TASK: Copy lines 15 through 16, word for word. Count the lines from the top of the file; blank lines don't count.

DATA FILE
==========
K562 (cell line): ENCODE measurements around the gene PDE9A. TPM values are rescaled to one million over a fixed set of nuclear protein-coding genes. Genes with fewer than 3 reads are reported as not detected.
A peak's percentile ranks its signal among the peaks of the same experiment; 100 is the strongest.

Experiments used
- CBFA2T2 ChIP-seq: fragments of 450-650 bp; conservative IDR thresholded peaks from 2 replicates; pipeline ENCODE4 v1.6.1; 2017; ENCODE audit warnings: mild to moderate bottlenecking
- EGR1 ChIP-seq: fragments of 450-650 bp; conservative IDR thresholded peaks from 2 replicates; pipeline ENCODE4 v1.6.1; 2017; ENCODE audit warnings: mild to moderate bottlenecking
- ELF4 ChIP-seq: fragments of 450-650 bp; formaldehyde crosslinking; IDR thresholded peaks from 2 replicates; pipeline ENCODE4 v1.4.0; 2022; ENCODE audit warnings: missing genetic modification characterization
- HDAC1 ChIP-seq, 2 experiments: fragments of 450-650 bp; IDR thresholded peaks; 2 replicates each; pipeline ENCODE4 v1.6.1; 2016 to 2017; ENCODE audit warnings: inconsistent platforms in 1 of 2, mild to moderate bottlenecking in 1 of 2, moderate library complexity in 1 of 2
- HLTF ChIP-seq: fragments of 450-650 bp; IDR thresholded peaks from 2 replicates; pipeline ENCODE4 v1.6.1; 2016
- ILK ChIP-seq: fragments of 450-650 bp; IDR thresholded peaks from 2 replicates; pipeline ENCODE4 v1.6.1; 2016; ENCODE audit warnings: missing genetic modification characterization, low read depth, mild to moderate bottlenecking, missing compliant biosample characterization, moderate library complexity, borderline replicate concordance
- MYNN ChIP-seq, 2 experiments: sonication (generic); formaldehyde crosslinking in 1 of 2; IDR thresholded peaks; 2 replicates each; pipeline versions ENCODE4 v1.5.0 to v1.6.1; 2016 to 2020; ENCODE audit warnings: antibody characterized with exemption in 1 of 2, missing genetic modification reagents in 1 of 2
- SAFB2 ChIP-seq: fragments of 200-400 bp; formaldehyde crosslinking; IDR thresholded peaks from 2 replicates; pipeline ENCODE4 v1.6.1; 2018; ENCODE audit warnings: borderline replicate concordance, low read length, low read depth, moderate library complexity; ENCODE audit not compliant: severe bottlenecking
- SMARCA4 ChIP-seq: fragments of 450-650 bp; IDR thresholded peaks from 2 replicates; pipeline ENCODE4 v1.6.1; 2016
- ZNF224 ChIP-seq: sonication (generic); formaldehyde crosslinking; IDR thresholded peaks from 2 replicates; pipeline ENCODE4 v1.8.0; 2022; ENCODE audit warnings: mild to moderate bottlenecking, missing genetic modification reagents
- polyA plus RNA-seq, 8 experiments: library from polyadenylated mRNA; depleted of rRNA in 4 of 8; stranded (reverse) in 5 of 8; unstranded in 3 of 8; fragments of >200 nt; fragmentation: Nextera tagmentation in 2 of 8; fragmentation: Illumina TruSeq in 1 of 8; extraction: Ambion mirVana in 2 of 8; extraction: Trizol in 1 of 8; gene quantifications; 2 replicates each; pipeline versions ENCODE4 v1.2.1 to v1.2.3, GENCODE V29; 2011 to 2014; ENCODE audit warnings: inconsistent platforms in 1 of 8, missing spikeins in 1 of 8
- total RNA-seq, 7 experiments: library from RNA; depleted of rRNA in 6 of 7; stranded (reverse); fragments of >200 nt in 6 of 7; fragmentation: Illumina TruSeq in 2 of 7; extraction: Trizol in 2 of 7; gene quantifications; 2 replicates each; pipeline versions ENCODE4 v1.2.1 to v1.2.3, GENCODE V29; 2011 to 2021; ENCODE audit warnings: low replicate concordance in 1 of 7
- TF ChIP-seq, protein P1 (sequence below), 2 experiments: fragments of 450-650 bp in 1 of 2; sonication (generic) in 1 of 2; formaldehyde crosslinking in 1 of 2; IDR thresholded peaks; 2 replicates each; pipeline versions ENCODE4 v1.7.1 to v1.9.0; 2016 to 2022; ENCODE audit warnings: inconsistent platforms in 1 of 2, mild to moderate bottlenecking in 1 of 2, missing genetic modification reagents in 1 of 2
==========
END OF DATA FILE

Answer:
- total RNA-seq, 7 experiments: library from RNA; depleted of rRNA in 6 of 7; stranded (reverse); fragments of >200 nt in 6 of 7; fragmentation: Illumina TruSeq in 2 of 7; extraction: Trizol in 2 of 7; gene quantifications; 2 replicates each; pipeline versions ENCODE4 v1.2.1 to v1.2.3, GENCODE V29; 2011 to 2021; ENCODE audit warnings: low replicate concordance in 1 of 7
- TF ChIP-seq, protein P1 (sequence below), 2 experiments: fragments of 450-650 bp in 1 of 2; sonication (generic) in 1 of 2; formaldehyde crosslinking in 1 of 2; IDR thresholded peaks; 2 replicates each; pipeline versions ENCODE4 v1.7.1 to v1.9.0; 2016 to 2022; ENCODE audit warnings: inconsistent platforms in 1 of 2, mild to moderate bottlenecking in 1 of 2, missing genetic modification reagents in 1 of 2